At the hearing the school superintendent explained the decision not to have a summer program with three reasons. First, still operating under a misimpression about restrictions on the composition of the summer program, the superintendent said the board had decided that it would be better to spend the money during the school year when it could benefit both black and white educationally deprived children than during the summer when it could be used only for black children. Second, he said that renovations required by the change of grade structure in the school buildings would prevent the use of the buildings for a summer program. Third, he said that the person who otherwise would run such a program would not be available during the summer.
The district court made no findings on the original motivation of the board in deciding not to have the summer program. Rather he viewed the controversy from the facts available at the time of the hearing, including the change that allowed the board to carry the funds over to the regular school year. The judge stated that the problem in the case was not whether to have a remedial program but only when to have it. This, he held, was an administrative rather than a constitutional question. And he found that the board's administrative decision was not unreasonable, arbitrary, or an abuse of discretion.
The summer of 1970 is beyond our power to recall. Any possible unconstitutional motivation for the decision not to have a summer program during 1970 is irrelevant now in determining injunctive relief with respect to a remedial program in the Candler County schools. According to the briefs of the appellees, the school system has used Title I funds to run a 1970-71 regular year remedial program and plans to run programs during the summer of 1971 and during the 1971-72 school year. Within the factual context now before us the original dispute is moot.
However we do not dismiss this case. During the hearing below and in argument before this Court, the plaintiffs-appellants suggested that black children were in greater need of remedial education because of a long history of inferior education and they raised questions as to whether the extensive testing conducted by the school board with Title I funds will be used to divide students into achievement tracks, which might result in the reestablishment of segregation within the school. Cf. Hobson v. Hansen, D.D.C.1967, 269 F.Supp. 401; Note, "Equality of Educational Opportunity: Are 'Compensatory Programs' Constitutionally Required?" 42 So.Calif.L.Rev. 146, 157 (1969). Also in the hearing below, the plaintiffs' expert witness suggested that insofar as the school board was spreading the Title I funds throughout the system rather than concentrating them on those students who are relatively more educationally deprived, the board was straying from the purpose of Title I.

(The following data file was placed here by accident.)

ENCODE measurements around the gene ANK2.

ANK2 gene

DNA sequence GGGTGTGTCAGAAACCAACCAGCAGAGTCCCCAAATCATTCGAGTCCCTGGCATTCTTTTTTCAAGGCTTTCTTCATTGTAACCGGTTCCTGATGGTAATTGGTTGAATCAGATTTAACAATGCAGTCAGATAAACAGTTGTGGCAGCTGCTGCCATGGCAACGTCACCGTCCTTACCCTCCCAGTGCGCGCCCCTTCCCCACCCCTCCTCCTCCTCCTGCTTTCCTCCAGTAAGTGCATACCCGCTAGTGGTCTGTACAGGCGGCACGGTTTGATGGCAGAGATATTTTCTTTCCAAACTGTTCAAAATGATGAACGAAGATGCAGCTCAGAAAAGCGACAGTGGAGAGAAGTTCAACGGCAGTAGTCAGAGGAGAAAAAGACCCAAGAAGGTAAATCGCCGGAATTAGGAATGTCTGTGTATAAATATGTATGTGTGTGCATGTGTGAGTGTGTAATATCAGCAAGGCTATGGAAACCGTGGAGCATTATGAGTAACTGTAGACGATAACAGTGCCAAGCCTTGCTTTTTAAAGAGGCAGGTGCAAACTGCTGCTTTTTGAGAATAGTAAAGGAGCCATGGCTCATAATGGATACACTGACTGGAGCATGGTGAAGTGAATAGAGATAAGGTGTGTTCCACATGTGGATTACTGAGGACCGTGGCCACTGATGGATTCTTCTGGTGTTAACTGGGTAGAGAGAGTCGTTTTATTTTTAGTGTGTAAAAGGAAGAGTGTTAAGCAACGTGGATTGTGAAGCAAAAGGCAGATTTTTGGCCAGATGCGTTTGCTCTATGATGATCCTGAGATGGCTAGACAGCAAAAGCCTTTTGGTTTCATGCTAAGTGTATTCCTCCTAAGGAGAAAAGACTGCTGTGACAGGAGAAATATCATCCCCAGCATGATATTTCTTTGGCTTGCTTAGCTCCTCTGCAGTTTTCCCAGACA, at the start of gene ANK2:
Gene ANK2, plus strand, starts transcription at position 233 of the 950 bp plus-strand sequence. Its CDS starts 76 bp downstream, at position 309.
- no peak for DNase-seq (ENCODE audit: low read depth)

On remand, the district court should hold a hearing on the operation and planning of the Candler County's Title I program. The court should consider whether achievement grouping or remedial programs during the regular school year result in racial segregation within the school. If so, the court should inquire whether this results from the county's provision of relatively inferior education to the black community in the past. If this should be the case the court should consider ways to achieve the remedial program without maintaining segregated classrooms. For instance, one way to do this would be to concentrate remedial programs during the summer. Also, if the court finds that black children have a lower educational achievement level because of inferior education to the black community in the past, it should consider whether the board's allocation of Title I funds comports with its duty to overcome any special educational deprivation of black children due to past discrimination. See Plaquemines Parish School Board v. United States, 5 Cir. 1969, 415 F.2d 817, 831; United States v. Jefferson County Board of Education, 5 Cir. 1966, 372 F.2d 836, 866, 893, aff'd en banc, 1967, 380 F.2d 385, 394. The purpose of Title I of the Elementary and Secondary Education Act of 1965 is congruent with the affirmative duty of the board to take appropriate action to overcome any effects of past racial discrimination.
The judgment of the district court is vacated and this case is remanded to the district court for proceedings consistent with this opinion. The costs of appeal shall be divided equally between the parties.
U. S. Court of Claims, Washington, D.C., sitting by designation